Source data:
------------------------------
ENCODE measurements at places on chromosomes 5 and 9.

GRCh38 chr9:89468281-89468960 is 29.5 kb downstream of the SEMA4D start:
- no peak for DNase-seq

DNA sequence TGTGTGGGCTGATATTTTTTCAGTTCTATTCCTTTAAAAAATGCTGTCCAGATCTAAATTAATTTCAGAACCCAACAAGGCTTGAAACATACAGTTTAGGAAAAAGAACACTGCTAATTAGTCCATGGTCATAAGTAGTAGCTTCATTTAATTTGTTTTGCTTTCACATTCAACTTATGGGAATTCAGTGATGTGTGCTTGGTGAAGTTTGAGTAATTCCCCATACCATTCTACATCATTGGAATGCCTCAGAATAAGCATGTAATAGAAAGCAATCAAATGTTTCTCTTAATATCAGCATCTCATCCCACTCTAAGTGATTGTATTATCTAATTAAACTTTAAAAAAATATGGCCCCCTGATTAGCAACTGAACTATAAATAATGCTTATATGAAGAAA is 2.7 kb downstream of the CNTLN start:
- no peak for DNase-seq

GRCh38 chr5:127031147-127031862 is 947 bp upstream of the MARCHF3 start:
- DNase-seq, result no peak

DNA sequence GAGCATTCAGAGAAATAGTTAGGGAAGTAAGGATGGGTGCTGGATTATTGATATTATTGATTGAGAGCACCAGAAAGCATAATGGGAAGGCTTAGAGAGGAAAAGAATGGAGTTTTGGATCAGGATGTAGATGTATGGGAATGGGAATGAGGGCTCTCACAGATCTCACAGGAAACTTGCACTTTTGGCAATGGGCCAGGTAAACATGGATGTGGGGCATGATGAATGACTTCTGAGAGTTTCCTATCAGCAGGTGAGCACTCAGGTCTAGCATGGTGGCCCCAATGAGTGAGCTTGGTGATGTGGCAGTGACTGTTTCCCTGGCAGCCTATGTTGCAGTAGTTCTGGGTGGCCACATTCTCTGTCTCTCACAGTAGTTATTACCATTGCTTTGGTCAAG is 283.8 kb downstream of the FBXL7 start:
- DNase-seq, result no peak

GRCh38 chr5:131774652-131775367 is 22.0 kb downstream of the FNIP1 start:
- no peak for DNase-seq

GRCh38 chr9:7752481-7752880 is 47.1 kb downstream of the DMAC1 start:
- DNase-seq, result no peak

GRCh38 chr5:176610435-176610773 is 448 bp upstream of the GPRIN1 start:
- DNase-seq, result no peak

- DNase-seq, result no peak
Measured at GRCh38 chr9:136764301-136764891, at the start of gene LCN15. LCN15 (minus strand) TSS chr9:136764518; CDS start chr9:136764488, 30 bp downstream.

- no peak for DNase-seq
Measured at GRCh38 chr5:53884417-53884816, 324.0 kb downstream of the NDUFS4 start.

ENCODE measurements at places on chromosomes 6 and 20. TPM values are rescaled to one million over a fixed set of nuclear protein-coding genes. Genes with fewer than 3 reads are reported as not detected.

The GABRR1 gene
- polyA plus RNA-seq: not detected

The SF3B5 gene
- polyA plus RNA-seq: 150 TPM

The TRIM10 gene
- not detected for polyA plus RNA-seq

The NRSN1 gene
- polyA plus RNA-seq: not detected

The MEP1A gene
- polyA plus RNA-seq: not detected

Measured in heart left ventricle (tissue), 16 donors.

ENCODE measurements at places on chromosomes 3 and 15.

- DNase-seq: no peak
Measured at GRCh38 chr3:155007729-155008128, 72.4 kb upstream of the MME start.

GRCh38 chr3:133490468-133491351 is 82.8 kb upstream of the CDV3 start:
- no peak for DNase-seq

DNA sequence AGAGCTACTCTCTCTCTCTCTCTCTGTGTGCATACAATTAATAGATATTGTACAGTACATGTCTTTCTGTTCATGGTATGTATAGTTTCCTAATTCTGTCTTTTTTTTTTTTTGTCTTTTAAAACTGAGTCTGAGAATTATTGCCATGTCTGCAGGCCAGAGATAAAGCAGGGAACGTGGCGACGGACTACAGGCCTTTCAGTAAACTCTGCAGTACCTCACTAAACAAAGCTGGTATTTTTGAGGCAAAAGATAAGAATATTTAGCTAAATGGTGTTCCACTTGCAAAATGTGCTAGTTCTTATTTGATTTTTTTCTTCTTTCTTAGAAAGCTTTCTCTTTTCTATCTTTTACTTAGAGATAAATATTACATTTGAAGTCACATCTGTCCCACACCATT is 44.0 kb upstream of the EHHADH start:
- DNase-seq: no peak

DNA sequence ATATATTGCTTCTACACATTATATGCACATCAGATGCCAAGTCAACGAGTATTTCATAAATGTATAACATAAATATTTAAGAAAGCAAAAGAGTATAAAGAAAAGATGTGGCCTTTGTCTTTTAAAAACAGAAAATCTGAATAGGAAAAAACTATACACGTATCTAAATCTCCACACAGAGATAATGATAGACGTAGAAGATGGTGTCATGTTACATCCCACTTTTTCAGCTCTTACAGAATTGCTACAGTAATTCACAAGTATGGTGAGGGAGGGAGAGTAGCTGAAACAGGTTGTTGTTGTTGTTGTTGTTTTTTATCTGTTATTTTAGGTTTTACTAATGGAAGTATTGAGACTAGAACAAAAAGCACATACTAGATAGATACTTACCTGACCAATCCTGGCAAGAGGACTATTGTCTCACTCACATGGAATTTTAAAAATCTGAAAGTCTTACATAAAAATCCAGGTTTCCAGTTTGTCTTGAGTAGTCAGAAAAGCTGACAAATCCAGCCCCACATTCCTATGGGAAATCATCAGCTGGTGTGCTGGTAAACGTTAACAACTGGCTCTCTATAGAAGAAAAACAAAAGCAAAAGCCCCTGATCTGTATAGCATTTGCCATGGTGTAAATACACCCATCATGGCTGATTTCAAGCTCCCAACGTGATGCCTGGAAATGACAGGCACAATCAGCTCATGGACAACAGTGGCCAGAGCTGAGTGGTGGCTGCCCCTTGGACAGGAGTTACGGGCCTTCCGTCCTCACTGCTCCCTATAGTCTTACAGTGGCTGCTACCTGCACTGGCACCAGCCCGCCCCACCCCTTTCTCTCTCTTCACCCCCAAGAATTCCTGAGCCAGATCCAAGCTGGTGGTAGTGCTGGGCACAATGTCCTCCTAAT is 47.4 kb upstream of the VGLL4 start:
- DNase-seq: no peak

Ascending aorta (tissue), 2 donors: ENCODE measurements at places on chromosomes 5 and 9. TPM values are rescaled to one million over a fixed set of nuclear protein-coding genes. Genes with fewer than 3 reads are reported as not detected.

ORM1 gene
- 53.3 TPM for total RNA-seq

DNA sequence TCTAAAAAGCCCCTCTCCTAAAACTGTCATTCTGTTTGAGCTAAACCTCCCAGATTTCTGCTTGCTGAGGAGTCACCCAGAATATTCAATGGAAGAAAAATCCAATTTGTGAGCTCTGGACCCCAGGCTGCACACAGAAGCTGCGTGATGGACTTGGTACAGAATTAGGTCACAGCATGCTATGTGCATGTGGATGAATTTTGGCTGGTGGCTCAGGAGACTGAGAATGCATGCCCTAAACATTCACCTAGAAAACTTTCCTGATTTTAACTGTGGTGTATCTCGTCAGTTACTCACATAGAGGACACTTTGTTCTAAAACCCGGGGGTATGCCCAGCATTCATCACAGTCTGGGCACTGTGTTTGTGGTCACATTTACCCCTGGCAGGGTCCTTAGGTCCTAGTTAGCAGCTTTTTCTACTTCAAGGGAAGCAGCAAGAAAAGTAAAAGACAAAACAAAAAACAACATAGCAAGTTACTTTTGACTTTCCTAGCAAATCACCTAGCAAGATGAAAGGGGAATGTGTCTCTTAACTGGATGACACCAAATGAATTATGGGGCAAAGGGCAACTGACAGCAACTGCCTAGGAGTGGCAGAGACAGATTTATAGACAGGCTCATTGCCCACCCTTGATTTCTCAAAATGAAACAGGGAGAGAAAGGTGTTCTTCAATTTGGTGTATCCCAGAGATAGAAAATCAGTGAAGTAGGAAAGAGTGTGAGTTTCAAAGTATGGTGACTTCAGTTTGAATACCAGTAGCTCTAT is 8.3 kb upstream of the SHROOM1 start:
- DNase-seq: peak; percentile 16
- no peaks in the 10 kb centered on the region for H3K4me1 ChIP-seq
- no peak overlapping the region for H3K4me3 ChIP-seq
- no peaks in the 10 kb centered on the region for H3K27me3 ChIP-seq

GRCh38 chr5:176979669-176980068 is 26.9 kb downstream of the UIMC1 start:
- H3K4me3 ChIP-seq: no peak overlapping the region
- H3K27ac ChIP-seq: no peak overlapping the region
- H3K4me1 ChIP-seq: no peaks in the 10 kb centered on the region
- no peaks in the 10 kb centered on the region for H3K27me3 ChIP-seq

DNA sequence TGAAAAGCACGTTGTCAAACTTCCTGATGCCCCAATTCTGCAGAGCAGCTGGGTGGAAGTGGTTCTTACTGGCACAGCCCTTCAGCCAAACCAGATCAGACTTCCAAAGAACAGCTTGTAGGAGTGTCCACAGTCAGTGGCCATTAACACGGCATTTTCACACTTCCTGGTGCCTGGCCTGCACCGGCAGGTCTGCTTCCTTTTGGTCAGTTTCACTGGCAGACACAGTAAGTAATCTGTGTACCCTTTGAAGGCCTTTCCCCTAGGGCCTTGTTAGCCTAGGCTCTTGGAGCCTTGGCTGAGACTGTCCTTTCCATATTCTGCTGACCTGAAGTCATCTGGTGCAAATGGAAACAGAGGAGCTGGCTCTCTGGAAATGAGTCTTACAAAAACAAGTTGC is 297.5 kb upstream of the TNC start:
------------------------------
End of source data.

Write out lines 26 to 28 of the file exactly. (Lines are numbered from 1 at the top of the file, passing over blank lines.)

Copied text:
- not detected for polyA plus RNA-seq

The NRSN1 gene
- polyA plus RNA-seq: not detected